The patient’s renal function tests were performed by other health centers before two months and they were completely normal. His renal ultrasound evaluation was normal. The patient was evaluated by a neurologist and there was no neurologic pathology other than Alzheimer’s disease. Echocardiography was performed and ejection fraction was 60%, left ventricle was concentric hypertrophic, and a minimal pericardial effusion was reported. The patient was admitted to the nephrology ward with a diagnosis of ARF. Donepezil was discontinued. There was no indication for emergent hemodialysis. Intravenous hydration therapy was given. The patient’s renal function tests improved gradually and were normal after 12 days of the treatment. He was discharged with complete recovery.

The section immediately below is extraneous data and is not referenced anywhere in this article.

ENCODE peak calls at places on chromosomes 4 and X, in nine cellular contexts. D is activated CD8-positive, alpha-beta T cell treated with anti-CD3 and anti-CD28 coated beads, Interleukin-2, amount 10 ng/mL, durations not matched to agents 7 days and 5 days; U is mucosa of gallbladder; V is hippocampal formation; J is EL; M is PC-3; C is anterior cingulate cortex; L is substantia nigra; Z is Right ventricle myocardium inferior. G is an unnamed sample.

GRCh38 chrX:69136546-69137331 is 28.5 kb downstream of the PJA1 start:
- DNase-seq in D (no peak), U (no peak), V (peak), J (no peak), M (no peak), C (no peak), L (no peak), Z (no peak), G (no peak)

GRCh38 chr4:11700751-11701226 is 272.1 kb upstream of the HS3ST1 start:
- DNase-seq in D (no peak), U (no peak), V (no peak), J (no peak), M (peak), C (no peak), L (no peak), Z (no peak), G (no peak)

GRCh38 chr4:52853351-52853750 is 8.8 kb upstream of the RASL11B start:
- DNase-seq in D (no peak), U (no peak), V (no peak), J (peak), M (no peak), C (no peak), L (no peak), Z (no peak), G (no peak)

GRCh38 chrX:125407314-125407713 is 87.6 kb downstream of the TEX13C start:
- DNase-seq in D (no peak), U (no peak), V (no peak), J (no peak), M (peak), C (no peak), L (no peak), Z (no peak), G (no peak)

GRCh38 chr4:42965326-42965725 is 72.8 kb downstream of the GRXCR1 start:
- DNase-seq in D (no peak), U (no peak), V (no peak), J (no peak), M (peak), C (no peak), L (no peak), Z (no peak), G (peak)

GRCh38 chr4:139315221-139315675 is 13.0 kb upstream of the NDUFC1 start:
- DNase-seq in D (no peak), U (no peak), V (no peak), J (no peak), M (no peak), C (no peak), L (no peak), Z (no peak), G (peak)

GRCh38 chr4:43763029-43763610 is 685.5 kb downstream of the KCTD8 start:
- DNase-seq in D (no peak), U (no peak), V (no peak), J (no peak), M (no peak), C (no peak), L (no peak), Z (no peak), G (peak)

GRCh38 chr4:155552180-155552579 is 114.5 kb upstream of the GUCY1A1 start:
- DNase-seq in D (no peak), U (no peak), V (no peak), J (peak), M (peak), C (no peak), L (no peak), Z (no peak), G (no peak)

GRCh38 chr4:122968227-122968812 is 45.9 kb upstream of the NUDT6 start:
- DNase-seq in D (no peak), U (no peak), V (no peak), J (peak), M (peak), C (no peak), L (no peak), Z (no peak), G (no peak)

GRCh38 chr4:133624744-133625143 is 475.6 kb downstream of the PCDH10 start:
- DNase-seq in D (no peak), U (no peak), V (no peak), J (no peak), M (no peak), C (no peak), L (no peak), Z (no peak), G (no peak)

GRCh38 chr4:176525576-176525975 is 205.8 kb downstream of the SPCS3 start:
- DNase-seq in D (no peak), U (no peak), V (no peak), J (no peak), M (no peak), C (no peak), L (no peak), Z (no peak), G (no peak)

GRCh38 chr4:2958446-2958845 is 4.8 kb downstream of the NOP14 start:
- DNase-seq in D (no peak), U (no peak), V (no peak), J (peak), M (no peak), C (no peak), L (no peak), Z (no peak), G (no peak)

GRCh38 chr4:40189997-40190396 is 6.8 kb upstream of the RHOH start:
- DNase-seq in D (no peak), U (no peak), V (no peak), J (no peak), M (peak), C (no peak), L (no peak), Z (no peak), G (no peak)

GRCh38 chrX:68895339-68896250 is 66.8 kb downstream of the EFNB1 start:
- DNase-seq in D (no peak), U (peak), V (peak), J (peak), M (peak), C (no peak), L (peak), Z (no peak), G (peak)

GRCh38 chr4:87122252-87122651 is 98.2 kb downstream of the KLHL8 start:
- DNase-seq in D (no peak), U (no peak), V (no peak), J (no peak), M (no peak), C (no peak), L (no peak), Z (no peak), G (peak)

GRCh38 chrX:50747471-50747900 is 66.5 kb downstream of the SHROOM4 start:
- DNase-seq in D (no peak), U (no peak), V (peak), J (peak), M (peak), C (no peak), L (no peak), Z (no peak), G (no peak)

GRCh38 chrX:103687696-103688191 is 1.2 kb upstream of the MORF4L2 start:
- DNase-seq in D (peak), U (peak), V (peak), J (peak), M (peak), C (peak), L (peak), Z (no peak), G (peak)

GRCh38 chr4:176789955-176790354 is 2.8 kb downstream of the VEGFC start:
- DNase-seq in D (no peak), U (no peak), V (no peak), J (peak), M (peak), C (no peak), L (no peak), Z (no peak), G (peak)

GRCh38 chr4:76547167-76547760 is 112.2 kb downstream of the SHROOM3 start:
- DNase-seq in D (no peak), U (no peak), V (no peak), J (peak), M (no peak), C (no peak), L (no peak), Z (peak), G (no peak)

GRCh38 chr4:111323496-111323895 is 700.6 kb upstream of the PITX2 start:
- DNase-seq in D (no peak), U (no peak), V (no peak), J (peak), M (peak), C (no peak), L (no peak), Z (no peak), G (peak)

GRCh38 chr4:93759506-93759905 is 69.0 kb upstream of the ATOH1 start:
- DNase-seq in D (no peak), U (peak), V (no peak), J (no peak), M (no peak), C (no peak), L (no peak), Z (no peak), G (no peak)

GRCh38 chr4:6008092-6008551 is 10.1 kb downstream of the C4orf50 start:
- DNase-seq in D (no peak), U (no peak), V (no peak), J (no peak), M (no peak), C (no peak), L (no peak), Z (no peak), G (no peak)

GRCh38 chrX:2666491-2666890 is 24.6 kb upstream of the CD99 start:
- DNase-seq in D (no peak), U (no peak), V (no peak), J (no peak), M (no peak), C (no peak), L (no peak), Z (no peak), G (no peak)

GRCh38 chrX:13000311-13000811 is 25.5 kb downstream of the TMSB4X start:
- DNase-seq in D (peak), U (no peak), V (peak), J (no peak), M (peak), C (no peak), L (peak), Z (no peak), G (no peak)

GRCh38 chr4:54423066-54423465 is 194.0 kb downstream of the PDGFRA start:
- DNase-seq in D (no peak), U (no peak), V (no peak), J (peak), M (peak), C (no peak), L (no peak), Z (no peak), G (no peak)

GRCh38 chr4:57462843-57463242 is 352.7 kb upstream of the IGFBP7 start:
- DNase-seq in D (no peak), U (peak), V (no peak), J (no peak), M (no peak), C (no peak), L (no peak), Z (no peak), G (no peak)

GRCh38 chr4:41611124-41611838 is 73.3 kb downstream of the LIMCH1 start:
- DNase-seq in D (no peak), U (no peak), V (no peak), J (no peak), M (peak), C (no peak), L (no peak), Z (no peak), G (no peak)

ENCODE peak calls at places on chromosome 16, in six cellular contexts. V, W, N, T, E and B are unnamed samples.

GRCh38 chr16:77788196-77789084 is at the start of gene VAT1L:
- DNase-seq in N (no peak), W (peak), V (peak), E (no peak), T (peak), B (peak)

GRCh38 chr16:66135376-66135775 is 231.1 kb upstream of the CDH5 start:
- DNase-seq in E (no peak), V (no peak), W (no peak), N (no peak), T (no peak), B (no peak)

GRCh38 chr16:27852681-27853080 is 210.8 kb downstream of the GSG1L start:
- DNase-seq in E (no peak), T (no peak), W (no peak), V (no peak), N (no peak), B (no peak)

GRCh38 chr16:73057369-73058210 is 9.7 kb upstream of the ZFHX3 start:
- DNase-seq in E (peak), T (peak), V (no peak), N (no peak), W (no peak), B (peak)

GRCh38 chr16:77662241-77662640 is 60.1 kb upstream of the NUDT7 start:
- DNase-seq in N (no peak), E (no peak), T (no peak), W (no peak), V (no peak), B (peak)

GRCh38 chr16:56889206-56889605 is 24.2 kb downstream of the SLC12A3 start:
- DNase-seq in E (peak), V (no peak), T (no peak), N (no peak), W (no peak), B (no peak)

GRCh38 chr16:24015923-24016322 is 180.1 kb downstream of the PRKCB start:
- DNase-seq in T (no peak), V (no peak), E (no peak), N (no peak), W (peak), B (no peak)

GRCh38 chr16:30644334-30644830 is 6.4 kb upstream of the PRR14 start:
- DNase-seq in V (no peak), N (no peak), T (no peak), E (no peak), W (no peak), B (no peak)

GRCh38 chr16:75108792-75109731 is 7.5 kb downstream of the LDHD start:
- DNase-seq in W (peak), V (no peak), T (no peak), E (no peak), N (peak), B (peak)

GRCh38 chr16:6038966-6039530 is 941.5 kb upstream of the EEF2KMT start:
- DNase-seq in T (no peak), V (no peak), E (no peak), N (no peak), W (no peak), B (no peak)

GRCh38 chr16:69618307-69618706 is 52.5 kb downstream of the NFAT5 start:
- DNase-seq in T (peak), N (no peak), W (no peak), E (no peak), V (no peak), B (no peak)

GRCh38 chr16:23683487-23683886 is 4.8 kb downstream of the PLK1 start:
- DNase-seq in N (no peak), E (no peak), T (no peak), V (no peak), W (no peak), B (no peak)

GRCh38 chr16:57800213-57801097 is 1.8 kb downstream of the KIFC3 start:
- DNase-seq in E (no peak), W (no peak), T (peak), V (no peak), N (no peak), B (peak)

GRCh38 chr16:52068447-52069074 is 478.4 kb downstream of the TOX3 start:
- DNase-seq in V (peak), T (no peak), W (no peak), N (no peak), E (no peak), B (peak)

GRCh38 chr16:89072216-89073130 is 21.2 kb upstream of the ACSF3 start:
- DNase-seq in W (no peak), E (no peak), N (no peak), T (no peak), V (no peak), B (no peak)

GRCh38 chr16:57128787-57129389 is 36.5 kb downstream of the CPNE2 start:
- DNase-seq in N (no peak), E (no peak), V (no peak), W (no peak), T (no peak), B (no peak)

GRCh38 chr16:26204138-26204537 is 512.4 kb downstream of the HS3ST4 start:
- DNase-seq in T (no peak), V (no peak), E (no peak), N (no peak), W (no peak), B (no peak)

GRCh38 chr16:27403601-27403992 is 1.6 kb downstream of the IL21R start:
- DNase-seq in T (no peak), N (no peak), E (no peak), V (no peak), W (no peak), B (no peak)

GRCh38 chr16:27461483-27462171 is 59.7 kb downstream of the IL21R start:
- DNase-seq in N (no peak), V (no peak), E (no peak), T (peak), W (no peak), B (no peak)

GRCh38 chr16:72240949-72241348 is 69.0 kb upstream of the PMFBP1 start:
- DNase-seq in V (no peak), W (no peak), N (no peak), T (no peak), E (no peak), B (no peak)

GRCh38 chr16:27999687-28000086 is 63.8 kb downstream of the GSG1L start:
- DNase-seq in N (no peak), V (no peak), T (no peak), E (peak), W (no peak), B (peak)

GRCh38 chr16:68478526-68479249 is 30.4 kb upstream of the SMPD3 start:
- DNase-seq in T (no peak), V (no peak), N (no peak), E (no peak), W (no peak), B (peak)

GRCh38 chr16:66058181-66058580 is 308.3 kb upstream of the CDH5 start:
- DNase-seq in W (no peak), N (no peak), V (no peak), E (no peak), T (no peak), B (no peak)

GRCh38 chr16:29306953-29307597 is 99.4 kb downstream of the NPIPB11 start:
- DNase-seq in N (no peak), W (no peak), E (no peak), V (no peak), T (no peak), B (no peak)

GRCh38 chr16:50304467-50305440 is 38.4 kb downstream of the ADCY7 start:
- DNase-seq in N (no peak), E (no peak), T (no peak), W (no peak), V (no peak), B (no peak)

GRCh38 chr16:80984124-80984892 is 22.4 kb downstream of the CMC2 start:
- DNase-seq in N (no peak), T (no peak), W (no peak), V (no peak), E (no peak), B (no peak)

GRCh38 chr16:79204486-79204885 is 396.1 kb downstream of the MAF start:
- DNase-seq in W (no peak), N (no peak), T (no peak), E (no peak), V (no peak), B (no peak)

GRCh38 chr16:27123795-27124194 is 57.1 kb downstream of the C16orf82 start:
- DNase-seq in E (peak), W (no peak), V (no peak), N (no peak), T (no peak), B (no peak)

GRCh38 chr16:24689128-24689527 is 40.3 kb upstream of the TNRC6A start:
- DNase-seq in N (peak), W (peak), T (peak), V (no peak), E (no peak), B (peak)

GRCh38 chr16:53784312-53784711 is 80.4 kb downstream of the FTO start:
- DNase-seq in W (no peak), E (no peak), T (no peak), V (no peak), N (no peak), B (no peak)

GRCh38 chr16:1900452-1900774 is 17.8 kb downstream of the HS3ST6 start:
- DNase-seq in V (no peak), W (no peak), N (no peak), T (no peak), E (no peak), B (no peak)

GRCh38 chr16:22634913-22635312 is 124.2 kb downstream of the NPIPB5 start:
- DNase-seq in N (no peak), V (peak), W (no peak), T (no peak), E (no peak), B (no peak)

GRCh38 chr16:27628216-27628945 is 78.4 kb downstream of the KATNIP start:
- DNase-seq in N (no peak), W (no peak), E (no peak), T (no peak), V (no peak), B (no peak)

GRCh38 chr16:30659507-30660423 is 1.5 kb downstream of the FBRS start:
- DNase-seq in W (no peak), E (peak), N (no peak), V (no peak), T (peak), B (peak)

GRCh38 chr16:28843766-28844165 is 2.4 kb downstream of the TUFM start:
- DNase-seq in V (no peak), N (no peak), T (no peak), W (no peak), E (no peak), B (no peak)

We have reported a rare case of rhabdomyolysis associated with donepezil treatment that had progressed to ARF. In literature there was only one case report of rhabdomyolysis related to donepezil treatment in a 76-year-old man with type 2 diabetes mellitus and pulmonary emphysema who had been diagnosed with Alzheimer’s and recovered shortly after discontinuing the drug . The patient in our case had no history of trauma, convulsion, exercise, or alcohol intake and he had not taken any other medications such as statin or colchicine that may induce rhabdomyolysis.